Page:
Lollygag

All of the Damned Incest: What's the Point?

313 posts in this topic

Posted (edited)

Sometimes I stop and check the cover to make sure I didn’t accidently pick up 50 Shades of Incest by mistake. If I had known that there was this much incest, I wouldn’t have picked up the series, and as such I feel tricked as a reader. I’d pass on the series if I had the choice again because I can’t excuse it as “it’s not incest in Westeros” or “it’s not incest if you’re a Targ”. It’s incest to me and I don’t get the point of this much of it. I suspect that this is a big part of the division among the readership on the incest issue: people who’d have never chosen to read a series with this much incest were blind-sided by how much there is, but the extent of the incest in the series wasn’t obvious until after the reader became deeply-invested in the characters and plot. I'll be reading TWoW with plenty of Pepto on hand, because it literally makes me nauseous and it looks like we may get even more incest.

I was ok with Jaime/Cersei. It was written as toxic in every conceivable fashion. It was woven into the plot in a great way. It looked like a cautionary tale and was not romanticized or idealized in the slightest. It was clear very early on that Viserys and Dany weren’t going to happen. In retrospect, I should have guessed, but at the same time, I really couldn’t have conceived at how pervasive incest would become in the series.

Perhaps making my reaction to it worse, I’m not particularly interested in European royal history and only had a vague sense of their marriage habits, so if this is some reference to that part of rl history, it’s lost on me. I’d also question an author relying too much on the general readership’s knowledge of European Royal history given that it’s an American Fantasy novel.

As the plot progressed well-past the point where I was invested, I was slammed with the following:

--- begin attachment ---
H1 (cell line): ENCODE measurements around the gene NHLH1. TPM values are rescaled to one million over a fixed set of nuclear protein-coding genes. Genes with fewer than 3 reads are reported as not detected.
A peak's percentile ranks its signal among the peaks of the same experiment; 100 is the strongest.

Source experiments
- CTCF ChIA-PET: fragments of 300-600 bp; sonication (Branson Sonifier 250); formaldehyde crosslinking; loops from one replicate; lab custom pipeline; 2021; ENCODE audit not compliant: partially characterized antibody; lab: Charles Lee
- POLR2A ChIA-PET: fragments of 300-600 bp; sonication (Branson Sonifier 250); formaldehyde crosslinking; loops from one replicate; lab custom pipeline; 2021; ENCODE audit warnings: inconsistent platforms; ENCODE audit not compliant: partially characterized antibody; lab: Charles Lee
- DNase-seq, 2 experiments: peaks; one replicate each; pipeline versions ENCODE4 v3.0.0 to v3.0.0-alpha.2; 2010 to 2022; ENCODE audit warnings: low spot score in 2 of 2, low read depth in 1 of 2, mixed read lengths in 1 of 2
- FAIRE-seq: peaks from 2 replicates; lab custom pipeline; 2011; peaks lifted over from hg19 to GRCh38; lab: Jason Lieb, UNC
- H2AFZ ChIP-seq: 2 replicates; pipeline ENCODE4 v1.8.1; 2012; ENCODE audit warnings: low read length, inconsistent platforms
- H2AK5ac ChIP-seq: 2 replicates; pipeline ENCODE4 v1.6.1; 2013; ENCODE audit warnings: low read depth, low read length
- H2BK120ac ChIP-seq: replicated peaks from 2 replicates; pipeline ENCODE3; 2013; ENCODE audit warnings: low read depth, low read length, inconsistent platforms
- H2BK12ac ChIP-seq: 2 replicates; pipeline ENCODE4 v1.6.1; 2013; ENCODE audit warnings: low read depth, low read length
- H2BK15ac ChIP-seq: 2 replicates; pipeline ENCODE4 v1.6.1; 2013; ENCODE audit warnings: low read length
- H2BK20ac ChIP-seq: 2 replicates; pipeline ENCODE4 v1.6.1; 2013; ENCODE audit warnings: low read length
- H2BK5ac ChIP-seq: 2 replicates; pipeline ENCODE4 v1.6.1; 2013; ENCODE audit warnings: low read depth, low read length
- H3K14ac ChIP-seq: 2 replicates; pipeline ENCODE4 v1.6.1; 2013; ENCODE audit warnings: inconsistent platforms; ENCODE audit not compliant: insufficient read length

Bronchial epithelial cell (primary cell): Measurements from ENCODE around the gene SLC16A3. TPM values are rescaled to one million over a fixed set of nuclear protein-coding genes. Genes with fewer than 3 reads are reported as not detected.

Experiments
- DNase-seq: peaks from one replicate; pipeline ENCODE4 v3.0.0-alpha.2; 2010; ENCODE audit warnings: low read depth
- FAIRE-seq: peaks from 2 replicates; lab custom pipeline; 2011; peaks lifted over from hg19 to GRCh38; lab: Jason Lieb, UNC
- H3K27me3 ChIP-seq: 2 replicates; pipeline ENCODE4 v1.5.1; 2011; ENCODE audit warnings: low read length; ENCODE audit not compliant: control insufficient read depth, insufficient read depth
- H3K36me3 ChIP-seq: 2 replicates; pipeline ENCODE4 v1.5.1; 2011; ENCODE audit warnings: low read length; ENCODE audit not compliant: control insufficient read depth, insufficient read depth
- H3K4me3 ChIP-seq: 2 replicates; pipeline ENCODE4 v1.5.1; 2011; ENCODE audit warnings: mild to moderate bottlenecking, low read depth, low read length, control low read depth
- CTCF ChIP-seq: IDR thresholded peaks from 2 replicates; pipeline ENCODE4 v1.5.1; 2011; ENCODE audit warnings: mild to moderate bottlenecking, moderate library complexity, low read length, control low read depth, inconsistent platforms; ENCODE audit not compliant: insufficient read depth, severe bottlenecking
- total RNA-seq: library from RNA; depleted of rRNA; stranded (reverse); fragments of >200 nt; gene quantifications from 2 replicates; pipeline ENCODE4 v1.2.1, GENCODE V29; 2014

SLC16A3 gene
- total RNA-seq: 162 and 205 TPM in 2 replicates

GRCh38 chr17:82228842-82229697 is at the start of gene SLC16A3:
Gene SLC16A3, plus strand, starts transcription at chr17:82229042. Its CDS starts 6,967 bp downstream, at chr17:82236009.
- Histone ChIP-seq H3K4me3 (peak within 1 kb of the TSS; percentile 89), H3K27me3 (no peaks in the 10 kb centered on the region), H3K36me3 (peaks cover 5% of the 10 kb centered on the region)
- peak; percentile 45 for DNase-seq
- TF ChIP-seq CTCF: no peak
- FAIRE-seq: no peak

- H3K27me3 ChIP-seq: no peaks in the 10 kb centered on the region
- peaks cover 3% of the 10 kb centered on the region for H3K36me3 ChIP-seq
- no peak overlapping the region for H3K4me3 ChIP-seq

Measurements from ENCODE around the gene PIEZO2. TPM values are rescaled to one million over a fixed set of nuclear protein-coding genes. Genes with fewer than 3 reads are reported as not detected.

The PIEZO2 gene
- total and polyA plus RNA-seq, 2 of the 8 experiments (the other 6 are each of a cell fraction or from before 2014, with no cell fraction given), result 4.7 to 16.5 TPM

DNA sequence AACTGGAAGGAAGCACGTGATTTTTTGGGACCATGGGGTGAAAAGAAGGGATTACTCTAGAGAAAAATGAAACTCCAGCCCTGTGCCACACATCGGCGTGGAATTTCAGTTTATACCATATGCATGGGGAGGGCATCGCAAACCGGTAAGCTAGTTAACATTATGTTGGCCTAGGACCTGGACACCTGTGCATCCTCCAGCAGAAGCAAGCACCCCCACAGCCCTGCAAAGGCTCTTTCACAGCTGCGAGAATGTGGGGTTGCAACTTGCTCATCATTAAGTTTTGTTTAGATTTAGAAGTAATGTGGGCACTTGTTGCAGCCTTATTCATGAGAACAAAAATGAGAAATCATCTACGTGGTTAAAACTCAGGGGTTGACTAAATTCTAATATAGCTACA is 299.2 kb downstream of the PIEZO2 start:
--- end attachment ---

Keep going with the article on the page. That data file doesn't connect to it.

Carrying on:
· All of the Targ backstory, most of which involves incest

· Lysa and Robert, especially when Robert begins nuzzling Sansa’s breasts in a sexual way because he misses his mother.

· Asha lets Theon feel her up. Theon is disgusted. Asha is ok with it, though.

· Arianne thinks Uncle Obie is hot.

· Tyrion talks about raping Cersei.

· Cat makes out with Petyr, but refuses him as a suitor because he’s like a brother. Then why was Cat making out with him if he was like a brother?????

· Loras’ & Marg’s weird three-way marriage arrangement with Renly

· Sansa is being forced to make out with her “father” (Littlefinger)

· Craster’s Wonderful World of Incest

· Strong hints that Euron was sexually abusing his brother Aeron

· Victarion/Asha

· When Jon goes to Craster’s Incestworld, he starts thinking about his sisters. A lot. But not so much the rest of his family. Ygritte is a thorough mash-up of both sisters. When Ygritte asks Jon about sleeping with his sisters, instead of a knee-jerk “Awww hell no!”, we get the thoughtful rationalization that Craster weds his daughters.

The text hints at the possibility of Jonerys through well-established Targ history. That Jon isn’t as put off by the idea of being with his sisters as one would like is not encouraging in the slightest.

 

Basically, I don’t accept that incest is just a fetish or a cheap shock tactic on the part of GRRM. But I don’t get why there’s so much of it everywhere. What is the point? If it’s just an “incest is bad” lesson, it’s one that was not needed as it’s not a big problem given other problems that the real-life industrialized world faces and modern European royalty has already made clear that the lesson has already been learned. Other novels based to some degree on rl royal marriage habits in the medieval era exclude incest, so why couldn’t it be excluded in ASOIAF? The magic blood line thing has been used by other authors without the use of incest.

I’m hanging on faith that there will be a point to incest being peppered all throughout the series, not just with the Targs and Craster. So I’m asking, what might that point be? What role could it serve not just with the Targs, but with non-Targ families which are also touched by it in some way?